A fracture occurs when there is a break in a bone due to trauma. This can be a small crack such as a stress or greenstick fracture or a full break across the width of the bone. When this occurs, structures such as nerves and blood vessels within the bones are affected, along with the surrounding muscles, tendons and ligaments.
The duration of the healing is dependant on a few factors such as:
- Mechanism of injury
- Type of fracture
- Displacement distance of the fracture
- Location of the fracture (movement of the area)
- Type of bone fractured
- Bone alignment or misalignment
- Extent of the injury to surrounding tissue
- Health status
- Other comorbidities
Phase 1: Haematoma
This is the first stage of the healing process, and begins immediately after the fracture occurs. Blood vessels are ruptured at the site which leads to 2 things happening – firstly, cell death in the area due to lack of blood supply and injury to the tissues and secondly, haematoma formation. A haematoma is a balloon like swelling of blood, that is caused by bleeding from ruptured vessels into the area. The haematoma forms a type of demarcation to where the healing processes will occur and begins to clot.
Aim of treatment: Immobilise fracture, control pain and inflammation
Timeframe: Immediately after the fracture to a few hours
Phase 2: Granulation formation (Inflammation)
During this phase pro-inflammatory substances are released into the area to remove the dead and damaged cells, as well as to facilitate the healing process. The haematoma is reabsorbed and the area is prepared for new tissue, cartilage and bone formation. Injured blood vessels slowly start to be rebuilt.
Aim of treatment: Immobilise fracture, control pain and inflammation. Treat underlying muscle spasms.
Timeframe: 24 hours to week 1
Phase 3: Soft Callus Formation
In this stage of healing a soft callus is formed. A callus can be visualized as a scab around the fracture, such as the scab formed when we have a cut on our skin. This is a temporary layer that forms part of healing before the actual bone is able to reform as a more permanent healing process (which will come later). A mesh-like layer of cartilage is formed between the ends of the bones, bridging the gap in the fracture (we call this Union). This process is moderated by the balanced action of osteoblasts (bone forming cells) and osteoclasts (bone resorbing cells). This soft type of bone is called Woven bone and is not as strong as normal bone tissue so it is not ready to be loaded yet.
Aim of treatment: Immobilise area. Reduce muscles spasms and ensure range of motion and strength of surrounding areas is maintained where possible.
Timeframe: 48 hours to week 3
Phase 4: Bony Callus Formation/Consolidation
In this phase of the process, the woven bone tissue that was built in the previous phase begins to osify. The cells that were building blocks are absorbed and replaced with a stronger calcified type of bone. As this process goes on the bone gets stronger and starts to recover to full strength.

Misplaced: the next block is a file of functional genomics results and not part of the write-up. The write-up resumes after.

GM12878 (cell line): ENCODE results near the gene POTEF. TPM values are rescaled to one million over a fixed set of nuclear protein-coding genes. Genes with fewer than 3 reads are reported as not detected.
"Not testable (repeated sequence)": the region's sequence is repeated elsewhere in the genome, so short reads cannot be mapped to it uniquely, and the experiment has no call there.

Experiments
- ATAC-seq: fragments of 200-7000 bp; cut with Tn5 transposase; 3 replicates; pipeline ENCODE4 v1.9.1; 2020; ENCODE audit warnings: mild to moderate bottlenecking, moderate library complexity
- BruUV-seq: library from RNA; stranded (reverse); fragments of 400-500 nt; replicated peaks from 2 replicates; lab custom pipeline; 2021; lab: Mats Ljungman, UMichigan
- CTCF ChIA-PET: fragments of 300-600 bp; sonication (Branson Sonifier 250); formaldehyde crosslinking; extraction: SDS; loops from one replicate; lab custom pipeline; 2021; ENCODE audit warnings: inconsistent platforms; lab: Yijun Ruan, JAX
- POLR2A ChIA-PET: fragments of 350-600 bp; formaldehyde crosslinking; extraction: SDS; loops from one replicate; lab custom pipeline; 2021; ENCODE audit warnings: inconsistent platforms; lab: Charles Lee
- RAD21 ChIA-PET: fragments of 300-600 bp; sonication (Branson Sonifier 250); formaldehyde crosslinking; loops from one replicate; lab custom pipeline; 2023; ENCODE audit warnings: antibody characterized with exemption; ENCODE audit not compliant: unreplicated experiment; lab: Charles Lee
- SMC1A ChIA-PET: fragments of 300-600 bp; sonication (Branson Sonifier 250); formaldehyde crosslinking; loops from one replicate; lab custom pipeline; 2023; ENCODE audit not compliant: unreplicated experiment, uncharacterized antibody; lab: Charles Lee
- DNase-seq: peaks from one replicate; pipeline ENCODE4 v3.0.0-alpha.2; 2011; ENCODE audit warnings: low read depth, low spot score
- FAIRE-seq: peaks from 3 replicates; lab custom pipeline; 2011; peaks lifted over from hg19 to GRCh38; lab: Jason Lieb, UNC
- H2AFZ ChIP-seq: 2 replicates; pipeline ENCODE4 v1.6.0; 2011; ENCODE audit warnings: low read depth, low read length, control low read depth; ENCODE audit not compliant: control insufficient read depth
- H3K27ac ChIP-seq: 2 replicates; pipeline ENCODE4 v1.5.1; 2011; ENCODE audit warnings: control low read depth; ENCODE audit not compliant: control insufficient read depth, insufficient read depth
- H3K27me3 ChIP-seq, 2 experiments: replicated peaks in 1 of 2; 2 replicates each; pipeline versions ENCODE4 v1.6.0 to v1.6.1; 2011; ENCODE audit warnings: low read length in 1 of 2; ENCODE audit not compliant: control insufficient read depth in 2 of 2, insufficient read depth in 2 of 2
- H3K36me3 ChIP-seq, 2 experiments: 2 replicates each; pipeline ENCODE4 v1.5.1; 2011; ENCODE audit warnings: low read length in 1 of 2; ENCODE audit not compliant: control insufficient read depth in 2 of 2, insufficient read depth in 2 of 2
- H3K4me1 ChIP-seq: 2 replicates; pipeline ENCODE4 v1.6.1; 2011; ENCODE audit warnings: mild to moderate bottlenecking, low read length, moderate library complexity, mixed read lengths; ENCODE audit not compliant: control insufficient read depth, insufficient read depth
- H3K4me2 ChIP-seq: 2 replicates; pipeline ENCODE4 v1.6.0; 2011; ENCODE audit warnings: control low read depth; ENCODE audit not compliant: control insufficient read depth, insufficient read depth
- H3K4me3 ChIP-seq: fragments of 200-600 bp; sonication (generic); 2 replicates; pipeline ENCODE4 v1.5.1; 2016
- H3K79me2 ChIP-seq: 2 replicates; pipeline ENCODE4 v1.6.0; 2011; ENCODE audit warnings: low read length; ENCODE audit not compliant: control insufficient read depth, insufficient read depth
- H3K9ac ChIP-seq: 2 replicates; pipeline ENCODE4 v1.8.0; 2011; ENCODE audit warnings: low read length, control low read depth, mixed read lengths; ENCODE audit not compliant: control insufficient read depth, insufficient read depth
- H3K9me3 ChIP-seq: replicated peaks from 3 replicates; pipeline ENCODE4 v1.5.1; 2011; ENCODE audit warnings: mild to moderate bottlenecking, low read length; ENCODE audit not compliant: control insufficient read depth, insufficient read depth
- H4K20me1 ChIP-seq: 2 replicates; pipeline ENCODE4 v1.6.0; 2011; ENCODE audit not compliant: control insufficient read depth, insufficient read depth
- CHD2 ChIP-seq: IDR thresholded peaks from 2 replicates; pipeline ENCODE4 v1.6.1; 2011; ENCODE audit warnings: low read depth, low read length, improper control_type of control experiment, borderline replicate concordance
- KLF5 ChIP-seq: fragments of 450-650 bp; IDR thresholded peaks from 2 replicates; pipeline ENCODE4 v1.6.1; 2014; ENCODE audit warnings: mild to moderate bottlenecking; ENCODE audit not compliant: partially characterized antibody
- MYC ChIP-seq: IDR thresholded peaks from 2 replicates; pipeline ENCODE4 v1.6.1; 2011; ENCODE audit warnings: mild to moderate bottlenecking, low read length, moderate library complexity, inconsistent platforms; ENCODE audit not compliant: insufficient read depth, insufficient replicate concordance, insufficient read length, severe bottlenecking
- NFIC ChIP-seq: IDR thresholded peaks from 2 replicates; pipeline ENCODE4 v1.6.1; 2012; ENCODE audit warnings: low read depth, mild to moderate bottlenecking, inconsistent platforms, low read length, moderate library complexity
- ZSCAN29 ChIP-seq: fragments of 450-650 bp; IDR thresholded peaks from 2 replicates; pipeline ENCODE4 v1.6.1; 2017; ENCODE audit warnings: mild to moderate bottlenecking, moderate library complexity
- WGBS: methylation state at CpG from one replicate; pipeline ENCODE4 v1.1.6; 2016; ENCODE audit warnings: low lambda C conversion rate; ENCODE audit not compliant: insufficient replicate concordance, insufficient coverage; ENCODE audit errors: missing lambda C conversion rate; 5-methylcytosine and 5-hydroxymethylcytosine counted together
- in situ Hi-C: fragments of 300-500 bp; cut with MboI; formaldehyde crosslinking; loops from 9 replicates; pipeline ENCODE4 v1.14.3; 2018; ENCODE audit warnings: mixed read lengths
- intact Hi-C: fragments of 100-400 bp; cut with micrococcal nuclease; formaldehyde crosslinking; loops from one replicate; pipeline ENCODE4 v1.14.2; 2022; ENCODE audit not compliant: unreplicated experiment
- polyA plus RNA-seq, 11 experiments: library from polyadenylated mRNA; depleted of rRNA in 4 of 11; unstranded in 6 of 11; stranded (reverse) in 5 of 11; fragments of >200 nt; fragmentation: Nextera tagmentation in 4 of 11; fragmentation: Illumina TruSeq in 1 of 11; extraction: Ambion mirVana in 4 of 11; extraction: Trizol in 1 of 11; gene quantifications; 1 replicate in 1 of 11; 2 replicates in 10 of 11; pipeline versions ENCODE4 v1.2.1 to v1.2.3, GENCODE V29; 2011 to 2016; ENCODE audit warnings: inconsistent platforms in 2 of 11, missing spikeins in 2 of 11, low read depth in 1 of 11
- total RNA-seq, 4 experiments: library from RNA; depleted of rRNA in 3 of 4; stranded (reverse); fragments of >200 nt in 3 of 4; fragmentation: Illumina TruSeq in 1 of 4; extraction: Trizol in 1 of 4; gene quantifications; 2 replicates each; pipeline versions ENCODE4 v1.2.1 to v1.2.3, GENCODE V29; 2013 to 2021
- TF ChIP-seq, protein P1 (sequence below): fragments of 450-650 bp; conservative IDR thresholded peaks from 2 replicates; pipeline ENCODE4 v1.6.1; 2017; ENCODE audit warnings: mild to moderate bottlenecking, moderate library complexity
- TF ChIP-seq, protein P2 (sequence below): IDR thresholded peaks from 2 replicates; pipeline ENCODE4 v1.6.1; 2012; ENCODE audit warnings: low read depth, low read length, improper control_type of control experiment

Aim of treatment: Regain range of movement in the area. Gentle loading and strengthening as per fracture type, location and stage of healing.
Timeframe: week 2 to 4 months
Phase 5: Remodeling
This is the final stage of bone healing. In this stage the remaining bulges (callus) and cartilage of the bone are resorbed by the osteoclasts. More compact bone is formed until the bone is fully and completely healed back to its initial integrity before the fracture occured.
Aim of treatment: Strengthening of surrounding muscles to return back to previous function, including sport specific rehabilitation.
Timeframe: Week 3 to 2 years.
For optimal results of bone healing it is important to carefully follow the regime prescribed by your medical team, consisting of your orthopaedic surgeon, physiotherapist, biokineticist and dietitician.
From a diet perspective, it is important to ensure you are getting a good, healthy diet with the right nutrients to assist bone healing and recovery. If the building materials aren’t readily available then this will affect the healing process.
Physiotherapy is important in the healing process as it aims to decrease inflammation in the initial stages and ensure that you do not lose function of the other tissues or muscles that may be affected. Different interventions are used at the different stages of healing to ensure you regain range of motion and strength once the fracture has healed to ensure you return to your pre-fracture abilities and activities.
Bone healing is a very unique process that needs the correct care to ensure full healing as well as preventing complications. Feel free to contact us should you have any queries or require further assistance.